BRIAN FRANKLIN & SON LTD

SPECIALISTS IN OLD BUILDINGS

CONSULTATION • CONSERVATION • REPAIR
COB WALLS, BRICK, FLINT & STONE A SPECIALITY

Damp Proofing in Old Buildings

This article is intended to follow on from 'Mortars for Repair and Conservation'.

This is certainly one area of my conservation work that seems to concern my clients. Partly this is because of the differing advice and methods of repair that non conservation builders give and repairs they can provide. Let me start by saying that I do not advocate repair methods that cover or disguise the damp, provide a barrier to the damp or the use of chemicals to attempt to provide a damp proof course. Rather I advocate repair methods that understand how old walls were built and how they were designed to shed water naturally to achieve an acceptable balance of moisture content in the solid walls which changes with the weather and seasons.

As explained in the above article, older buildings have solid walls with no damp proof courses. They often have an outer and inner skin of brick or stone with a masonry core. They were designed to absorb water from rising damp, rain surface run down and condensation and then shed this moisture externally by evaporation in the wind and sun or internally by smaller air circulation.

The traditional repairs that I carry out for clients will follow these original design criteria. Therefore, if external walls have been re-pointed with non porous sand and cement I will replace this with a porous lime and aggregate mortar. If external walls have been rendered with sand and cement, I will replace this with a suitable lime render. Modern paints also provide a barrier to the walls shedding water, therefore I use lime based breathable paints. Internal walls need similar treatment. Bitumen painted barriers must be removed, boarding and insulation fitted below dado rails act merely to disguise the problem, cement and gypsum renders and plaster prevent water movement and modern paints too are bad news. A suitable lime render and a breathable paint would be the answer.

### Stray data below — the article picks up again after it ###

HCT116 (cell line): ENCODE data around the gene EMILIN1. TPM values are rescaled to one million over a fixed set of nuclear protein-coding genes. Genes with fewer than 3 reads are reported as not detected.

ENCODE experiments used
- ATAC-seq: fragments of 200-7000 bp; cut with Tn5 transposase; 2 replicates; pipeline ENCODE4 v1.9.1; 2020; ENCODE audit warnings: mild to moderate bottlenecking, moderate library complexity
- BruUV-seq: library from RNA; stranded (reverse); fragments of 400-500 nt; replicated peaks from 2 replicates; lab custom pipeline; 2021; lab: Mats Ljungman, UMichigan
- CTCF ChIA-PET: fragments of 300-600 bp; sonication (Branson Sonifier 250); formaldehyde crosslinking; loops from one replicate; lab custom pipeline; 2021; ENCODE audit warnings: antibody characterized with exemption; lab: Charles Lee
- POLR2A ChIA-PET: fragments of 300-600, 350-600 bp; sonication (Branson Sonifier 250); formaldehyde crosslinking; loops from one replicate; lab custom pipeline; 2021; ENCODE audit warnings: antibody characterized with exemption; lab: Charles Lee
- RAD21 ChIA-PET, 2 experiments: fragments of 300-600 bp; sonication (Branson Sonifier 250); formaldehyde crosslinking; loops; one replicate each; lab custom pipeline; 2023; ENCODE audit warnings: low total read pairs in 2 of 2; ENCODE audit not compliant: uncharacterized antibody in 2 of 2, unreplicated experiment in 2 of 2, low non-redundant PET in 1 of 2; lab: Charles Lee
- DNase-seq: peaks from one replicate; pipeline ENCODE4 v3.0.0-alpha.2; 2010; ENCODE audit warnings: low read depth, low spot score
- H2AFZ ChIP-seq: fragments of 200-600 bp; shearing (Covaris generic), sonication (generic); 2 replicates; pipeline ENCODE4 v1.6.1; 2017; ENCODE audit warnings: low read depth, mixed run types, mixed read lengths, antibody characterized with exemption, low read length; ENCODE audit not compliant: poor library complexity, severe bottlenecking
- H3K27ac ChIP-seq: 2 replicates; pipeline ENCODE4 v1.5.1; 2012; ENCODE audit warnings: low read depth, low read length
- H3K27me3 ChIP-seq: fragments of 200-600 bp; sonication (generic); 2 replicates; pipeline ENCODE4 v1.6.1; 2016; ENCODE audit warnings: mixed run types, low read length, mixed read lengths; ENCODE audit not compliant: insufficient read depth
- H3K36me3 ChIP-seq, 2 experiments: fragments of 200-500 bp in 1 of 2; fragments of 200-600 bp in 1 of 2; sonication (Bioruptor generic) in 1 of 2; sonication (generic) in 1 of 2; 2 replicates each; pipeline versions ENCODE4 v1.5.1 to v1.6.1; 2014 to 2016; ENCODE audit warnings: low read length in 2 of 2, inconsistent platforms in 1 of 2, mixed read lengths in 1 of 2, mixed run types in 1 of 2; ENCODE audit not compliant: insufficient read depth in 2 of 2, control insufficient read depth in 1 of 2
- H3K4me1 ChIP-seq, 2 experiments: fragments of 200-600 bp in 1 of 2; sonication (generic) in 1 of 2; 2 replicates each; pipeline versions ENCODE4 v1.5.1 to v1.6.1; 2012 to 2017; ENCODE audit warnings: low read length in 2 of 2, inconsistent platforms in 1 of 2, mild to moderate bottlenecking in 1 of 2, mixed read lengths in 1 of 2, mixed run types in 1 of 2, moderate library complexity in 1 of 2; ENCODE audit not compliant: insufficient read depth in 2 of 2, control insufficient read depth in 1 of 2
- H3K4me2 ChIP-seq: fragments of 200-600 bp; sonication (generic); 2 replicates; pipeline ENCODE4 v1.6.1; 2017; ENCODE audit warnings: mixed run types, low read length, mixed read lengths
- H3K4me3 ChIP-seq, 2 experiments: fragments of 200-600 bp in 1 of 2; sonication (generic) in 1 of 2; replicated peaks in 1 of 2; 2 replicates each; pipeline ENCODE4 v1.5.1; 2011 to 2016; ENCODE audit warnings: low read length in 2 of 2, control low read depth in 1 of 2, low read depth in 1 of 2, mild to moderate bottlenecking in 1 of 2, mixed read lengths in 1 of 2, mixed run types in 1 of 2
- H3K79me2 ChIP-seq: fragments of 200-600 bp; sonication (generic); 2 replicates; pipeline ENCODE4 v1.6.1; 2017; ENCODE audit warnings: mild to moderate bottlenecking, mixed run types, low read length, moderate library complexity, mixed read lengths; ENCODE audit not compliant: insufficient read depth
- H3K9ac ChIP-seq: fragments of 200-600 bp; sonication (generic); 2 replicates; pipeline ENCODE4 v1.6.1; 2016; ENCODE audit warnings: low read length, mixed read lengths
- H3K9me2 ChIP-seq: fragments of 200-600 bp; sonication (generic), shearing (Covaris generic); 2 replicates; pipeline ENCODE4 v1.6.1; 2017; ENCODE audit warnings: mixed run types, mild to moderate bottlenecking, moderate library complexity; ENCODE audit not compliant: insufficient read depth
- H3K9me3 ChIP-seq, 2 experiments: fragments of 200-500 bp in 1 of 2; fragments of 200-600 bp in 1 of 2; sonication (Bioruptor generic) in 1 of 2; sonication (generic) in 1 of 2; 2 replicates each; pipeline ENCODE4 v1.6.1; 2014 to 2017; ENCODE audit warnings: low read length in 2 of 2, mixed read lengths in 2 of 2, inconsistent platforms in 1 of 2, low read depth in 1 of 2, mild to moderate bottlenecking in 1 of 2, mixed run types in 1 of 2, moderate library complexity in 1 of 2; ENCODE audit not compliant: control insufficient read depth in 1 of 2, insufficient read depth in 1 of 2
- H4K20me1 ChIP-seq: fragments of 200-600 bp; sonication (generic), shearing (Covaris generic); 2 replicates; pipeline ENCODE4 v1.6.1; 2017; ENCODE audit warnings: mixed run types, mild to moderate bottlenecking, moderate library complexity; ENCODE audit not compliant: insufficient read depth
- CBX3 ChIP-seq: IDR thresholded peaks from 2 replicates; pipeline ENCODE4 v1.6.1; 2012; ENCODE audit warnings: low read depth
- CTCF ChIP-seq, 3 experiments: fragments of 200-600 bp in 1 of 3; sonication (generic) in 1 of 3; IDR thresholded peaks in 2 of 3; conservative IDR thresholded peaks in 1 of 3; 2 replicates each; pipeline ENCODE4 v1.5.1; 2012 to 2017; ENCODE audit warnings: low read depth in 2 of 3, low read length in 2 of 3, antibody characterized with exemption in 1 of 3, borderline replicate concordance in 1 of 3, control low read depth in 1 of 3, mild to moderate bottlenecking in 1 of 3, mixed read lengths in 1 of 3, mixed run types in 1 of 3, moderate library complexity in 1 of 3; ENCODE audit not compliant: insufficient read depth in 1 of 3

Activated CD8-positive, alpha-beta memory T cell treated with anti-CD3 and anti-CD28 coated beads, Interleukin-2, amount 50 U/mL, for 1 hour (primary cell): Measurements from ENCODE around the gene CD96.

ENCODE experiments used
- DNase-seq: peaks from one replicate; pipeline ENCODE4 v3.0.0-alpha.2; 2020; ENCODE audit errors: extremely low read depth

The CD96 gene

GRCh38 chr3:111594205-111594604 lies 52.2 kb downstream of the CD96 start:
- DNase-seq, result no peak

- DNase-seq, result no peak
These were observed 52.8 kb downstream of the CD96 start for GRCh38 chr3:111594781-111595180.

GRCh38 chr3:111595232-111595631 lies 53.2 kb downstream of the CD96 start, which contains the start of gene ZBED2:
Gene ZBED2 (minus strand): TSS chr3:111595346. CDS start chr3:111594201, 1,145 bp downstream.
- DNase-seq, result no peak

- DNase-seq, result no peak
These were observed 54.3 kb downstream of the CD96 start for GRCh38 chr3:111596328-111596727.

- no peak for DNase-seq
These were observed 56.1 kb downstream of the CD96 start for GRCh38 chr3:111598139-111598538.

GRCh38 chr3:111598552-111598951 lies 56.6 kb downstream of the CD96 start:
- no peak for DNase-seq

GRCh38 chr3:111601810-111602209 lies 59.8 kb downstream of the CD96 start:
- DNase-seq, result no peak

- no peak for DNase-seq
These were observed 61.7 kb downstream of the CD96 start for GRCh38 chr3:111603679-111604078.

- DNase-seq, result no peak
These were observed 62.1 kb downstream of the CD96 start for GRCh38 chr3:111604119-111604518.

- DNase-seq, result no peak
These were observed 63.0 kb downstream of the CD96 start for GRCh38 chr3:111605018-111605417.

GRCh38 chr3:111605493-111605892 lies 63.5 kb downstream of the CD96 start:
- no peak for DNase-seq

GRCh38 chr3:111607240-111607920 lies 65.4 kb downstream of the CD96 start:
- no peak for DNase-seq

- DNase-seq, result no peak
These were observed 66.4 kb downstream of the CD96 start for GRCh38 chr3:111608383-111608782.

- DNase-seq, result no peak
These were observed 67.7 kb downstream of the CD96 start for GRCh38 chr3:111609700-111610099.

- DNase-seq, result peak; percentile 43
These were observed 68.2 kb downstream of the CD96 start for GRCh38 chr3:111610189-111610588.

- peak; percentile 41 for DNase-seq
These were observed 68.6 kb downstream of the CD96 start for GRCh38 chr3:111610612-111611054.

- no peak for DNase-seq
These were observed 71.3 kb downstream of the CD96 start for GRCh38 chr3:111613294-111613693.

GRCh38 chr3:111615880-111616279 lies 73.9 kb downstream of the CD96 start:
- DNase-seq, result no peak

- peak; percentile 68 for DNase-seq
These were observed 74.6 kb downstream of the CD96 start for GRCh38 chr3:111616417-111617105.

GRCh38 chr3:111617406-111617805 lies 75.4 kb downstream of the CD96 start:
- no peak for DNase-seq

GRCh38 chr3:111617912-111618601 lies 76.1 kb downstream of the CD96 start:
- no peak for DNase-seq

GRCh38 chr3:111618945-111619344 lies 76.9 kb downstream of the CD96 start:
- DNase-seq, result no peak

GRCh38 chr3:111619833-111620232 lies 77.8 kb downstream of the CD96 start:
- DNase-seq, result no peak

The drying process for very damp walls which have not been able to breathe for many years does take time, perhaps 6-12 months in extreme cases, but given time and the right repairs the walls of old houses will dry out and a healthy equilibrium of moisture will return.

Let me touch on the use of suitable paints. Most of the large paint companies now carry the complete range of colours in breathable paints. There is no reason why you cannot match existing colour designs. Internally colours are fairly consistent but they will become darker towards ground level if the walls are damper there, but will dry out to the same colour as the seasons and climate changes. Externally these colour changes are more noticeable and colour changes after rain but will dry back to the original colour soon afterwards. The cleaning repair of modern paint on to brick or stone must be a subject for later. Suffice it to say it is a barrier to the walls breathing and as such could need attention.

Lastly, there are many other reasons why walls could be damp. These can be addressed after inspection of the house and a repair plan prepared.